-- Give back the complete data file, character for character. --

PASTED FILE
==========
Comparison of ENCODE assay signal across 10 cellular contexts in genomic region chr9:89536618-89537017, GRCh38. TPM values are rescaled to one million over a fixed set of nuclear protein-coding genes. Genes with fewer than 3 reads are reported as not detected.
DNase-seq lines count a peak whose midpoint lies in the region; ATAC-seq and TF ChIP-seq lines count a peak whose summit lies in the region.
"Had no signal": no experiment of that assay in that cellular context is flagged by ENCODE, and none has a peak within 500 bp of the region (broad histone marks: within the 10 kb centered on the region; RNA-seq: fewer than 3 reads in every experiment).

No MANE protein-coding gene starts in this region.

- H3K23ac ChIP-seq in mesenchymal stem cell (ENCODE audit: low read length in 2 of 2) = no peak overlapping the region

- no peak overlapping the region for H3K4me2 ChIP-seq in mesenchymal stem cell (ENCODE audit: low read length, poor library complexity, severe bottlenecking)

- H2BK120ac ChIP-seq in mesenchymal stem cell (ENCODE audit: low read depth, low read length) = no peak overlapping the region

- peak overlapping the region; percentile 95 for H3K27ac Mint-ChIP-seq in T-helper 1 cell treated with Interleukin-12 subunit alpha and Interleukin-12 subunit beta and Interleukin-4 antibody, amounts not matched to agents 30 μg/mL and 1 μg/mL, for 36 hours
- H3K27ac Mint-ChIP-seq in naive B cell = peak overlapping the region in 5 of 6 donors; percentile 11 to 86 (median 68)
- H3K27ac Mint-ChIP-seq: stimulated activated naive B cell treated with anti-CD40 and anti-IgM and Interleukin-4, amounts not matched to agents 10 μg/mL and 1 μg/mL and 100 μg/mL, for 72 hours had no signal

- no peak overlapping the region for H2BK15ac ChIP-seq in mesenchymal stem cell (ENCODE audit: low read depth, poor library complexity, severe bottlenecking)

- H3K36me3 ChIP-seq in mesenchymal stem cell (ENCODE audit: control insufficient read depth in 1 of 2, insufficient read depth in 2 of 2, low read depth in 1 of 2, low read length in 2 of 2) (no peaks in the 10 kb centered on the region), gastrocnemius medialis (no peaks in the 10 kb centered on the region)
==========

Comparison of ENCODE assay signal across 10 cellular contexts in genomic region chr9:89536618-89537017, GRCh38. TPM values are rescaled to one million over a fixed set of nuclear protein-coding genes. Genes with fewer than 3 reads are reported as not detected.
DNase-seq lines count a peak whose midpoint lies in the region; ATAC-seq and TF ChIP-seq lines count a peak whose summit lies in the region.
"Had no signal": no experiment of that assay in that cellular context is flagged by ENCODE, and none has a peak within 500 bp of the region (broad histone marks: within the 10 kb centered on the region; RNA-seq: fewer than 3 reads in every experiment).

No MANE protein-coding gene starts in this region.

- H3K23ac ChIP-seq in mesenchymal stem cell (ENCODE audit: low read length in 2 of 2) = no peak overlapping the region

- no peak overlapping the region for H3K4me2 ChIP-seq in mesenchymal stem cell (ENCODE audit: low read length, poor library complexity, severe bottlenecking)

- H2BK120ac ChIP-seq in mesenchymal stem cell (ENCODE audit: low read depth, low read length) = no peak overlapping the region

- peak overlapping the region; percentile 95 for H3K27ac Mint-ChIP-seq in T-helper 1 cell treated with Interleukin-12 subunit alpha and Interleukin-12 subunit beta and Interleukin-4 antibody, amounts not matched to agents 30 μg/mL and 1 μg/mL, for 36 hours
- H3K27ac Mint-ChIP-seq in naive B cell = peak overlapping the region in 5 of 6 donors; percentile 11 to 86 (median 68)
- H3K27ac Mint-ChIP-seq: stimulated activated naive B cell treated with anti-CD40 and anti-IgM and Interleukin-4, amounts not matched to agents 10 μg/mL and 1 μg/mL and 100 μg/mL, for 72 hours had no signal

- no peak overlapping the region for H2BK15ac ChIP-seq in mesenchymal stem cell (ENCODE audit: low read depth, poor library complexity, severe bottlenecking)

- H3K36me3 ChIP-seq in mesenchymal stem cell (ENCODE audit: control insufficient read depth in 1 of 2, insufficient read depth in 2 of 2, low read depth in 1 of 2, low read length in 2 of 2) (no peaks in the 10 kb centered on the region), gastrocnemius medialis (no peaks in the 10 kb centered on the region)